1

1

“Right before departure, I was separated from my family and taken off the train at Amsterdam Central Station. They took me to a children’s home. I was only two years old, so I don’t have a lot of memories. I do remember that every time someone rang the door, I had to hide in the basement. When the war ended, I went from one foster family to another. I have lived in over 27 different foster homes. It was not a secure upbringing. When I nine, I discovered ballet. A few years later, I got accepted into a dance company. I’ve been told that dancing is for prostitutes, but I never cared. I always said, ‘if dancing is for prostitutes, then I’m a prostitute.’ Dancing became a way for me to express my emotions. I met my ex-husband when I was eighteen, and we had two children. I became a dance teacher. Even though life continued, I never stopped having questions about my past, what exactly happened to my parents, and what my life was like in the children’s home. Since my family was Jewish, I have always assumed they got deported to the death camps, but it was never confirmed. When there is nobody to verify your story, you sometimes doubt if it really happened. I have never been able to find anything about my past until twelve years ago. I was at my foster mother’s house when my then-boyfriend called and said there’s an article in the paper about the children’s home. I picked up the paper and saw multiple photos of emaciated children. Amongst those children, I saw a little girl. It was me. Someone had found a box of files and pictures at the garbage and brought it to a journalist. Amongst those files, statements were detailing the abuse, neglect, and mistreatment that took place in the children’s home. I remember I was shaking reading the article. It was painful and confronting, but at the same time, it felt like recognition. For the first time, I could say this is not a story that I made up. This really happened.”
2

2

“I never had a strong desire to become a parent. Neither did my wife. We took over my parents cafe instead. We worked for more than 40 years to keep the business going. You could say that the cafe was our child. When we retired we had to sell the cafe. It was hard giving up our business. However, we still live above the cafe and the new owners are doing a great job. Now that I am retired, I spend most of my days reading the paper and taking walks around Amsterdam. When I am tired I stay nearby. When I feel adventurous, I explore different parts of town. My wife and I, we do our own thing. We have no rules. Well except for one: Every day at 5PM we meet at the house and we drink a glass of dry white wine in the living room. No matter how far I walk, she knows I’ll be home 5PM sharp.”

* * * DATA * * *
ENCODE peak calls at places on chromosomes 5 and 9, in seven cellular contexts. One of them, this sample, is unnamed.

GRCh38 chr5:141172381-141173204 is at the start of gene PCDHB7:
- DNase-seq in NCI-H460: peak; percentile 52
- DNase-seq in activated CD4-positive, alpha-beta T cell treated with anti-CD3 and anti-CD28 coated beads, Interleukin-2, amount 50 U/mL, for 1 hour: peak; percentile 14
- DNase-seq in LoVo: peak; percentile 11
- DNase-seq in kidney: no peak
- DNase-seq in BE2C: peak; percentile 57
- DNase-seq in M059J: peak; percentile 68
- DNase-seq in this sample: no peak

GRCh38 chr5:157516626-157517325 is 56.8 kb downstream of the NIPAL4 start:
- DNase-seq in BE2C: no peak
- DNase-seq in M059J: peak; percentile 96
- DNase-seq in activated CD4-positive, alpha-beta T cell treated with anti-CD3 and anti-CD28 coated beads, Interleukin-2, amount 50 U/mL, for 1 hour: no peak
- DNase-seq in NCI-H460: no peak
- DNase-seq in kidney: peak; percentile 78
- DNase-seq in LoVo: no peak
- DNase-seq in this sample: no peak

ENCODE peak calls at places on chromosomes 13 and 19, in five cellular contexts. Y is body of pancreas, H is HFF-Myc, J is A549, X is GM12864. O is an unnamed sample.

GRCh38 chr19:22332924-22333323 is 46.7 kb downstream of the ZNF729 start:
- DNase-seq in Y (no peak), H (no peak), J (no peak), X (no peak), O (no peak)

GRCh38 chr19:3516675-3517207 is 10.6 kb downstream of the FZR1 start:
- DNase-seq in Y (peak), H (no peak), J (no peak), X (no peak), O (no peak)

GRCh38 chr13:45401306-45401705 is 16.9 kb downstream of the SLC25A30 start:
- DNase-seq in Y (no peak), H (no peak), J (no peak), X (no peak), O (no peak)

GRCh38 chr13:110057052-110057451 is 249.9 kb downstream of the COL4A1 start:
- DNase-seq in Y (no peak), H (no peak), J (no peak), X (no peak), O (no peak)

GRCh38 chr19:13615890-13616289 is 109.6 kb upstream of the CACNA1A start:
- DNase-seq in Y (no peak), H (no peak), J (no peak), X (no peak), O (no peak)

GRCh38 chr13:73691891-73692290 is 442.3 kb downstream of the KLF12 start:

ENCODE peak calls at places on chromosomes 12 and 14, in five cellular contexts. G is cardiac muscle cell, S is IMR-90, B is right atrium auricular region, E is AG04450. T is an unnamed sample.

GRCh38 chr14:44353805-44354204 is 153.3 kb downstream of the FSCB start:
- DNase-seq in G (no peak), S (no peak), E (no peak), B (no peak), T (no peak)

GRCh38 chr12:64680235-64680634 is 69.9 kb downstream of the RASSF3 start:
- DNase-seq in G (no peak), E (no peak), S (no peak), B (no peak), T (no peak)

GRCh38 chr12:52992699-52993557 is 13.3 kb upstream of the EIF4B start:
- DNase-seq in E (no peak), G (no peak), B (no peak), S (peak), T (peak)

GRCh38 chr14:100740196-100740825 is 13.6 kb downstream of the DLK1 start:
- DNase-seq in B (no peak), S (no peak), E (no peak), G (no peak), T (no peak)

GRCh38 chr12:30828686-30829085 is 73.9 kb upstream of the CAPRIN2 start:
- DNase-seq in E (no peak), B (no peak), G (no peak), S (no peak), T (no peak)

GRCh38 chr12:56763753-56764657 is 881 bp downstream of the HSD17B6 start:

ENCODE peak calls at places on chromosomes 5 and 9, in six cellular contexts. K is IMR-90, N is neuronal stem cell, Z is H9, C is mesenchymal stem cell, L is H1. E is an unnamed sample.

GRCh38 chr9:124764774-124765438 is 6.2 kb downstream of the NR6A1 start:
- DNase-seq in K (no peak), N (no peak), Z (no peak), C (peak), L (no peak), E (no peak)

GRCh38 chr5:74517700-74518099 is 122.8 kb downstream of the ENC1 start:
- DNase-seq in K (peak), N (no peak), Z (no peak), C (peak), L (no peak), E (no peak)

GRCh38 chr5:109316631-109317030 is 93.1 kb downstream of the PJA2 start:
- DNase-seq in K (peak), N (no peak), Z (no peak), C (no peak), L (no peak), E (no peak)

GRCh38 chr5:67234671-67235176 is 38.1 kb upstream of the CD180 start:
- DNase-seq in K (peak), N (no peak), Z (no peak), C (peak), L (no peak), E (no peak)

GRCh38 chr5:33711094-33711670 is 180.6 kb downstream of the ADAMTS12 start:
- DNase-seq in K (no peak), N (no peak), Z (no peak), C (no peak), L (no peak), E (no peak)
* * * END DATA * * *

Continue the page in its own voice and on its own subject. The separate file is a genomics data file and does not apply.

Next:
3

3

“I always say that I have two full-time jobs. One is running my own law-firm and the other is being a mother of five children. My three youngest children are triplets so that makes it extra hard. I love being a mother and I love my job but my biggest challenge is to combine the two. When I come home after a long day at the office I try to help them by tutoring them with their homework. As a working mum I try to be an example for them but at the same time I try not to pressure them. I always tell my kids; ’‘Grades do not define who you are.” I care for my kids to be happy.“
(Doha, Qatar)

4

4

“I used to be a bodybuilder. Not just any bodybuilder but a really good one. I won many awards in Saudi Arabia. I am 78 but don’t let my age fool you because I am still a very strong man. I am one of the last pearl divers that is still a live. With diving I am not talking about the modern way of diving. In my days we were diving without a oxygen mask. We had a big heavy weight attached to our feet. Sometimes I would dive 12 meters deep. The person on the ship was holding the rope and I was fully depending on that person to get me back up on the boat. In those days pearls were more expensive than diamonds. Nowadays they have lost their value but they are still beautiful. I still sell them here in my shop. So many people have visited my shop. Even your highness Queen Beatrix of The Netherlands came to visit me one day. Of course I could not let her go without giving her a beautiful set of pearls. She still wears them. I know so because she send me a photo!”
(Doha, Qatar)

5

5

“Every Sunday we go to the same church. One day, after the service he came up to me and asked me out. I agreed and we fell in love. During the week we work so we only see each other on Sundays. First we go to church together and after that we go on a date.
A few months ago he proposed and we got engaged. It is still really new but we are happy to have found each other. We decided to stay in Qatar a little longer so we can save up enough money to pay for our wedding. Than we will go back to Ghana so we can get married and start our lives together.”
(Doha, Qatar)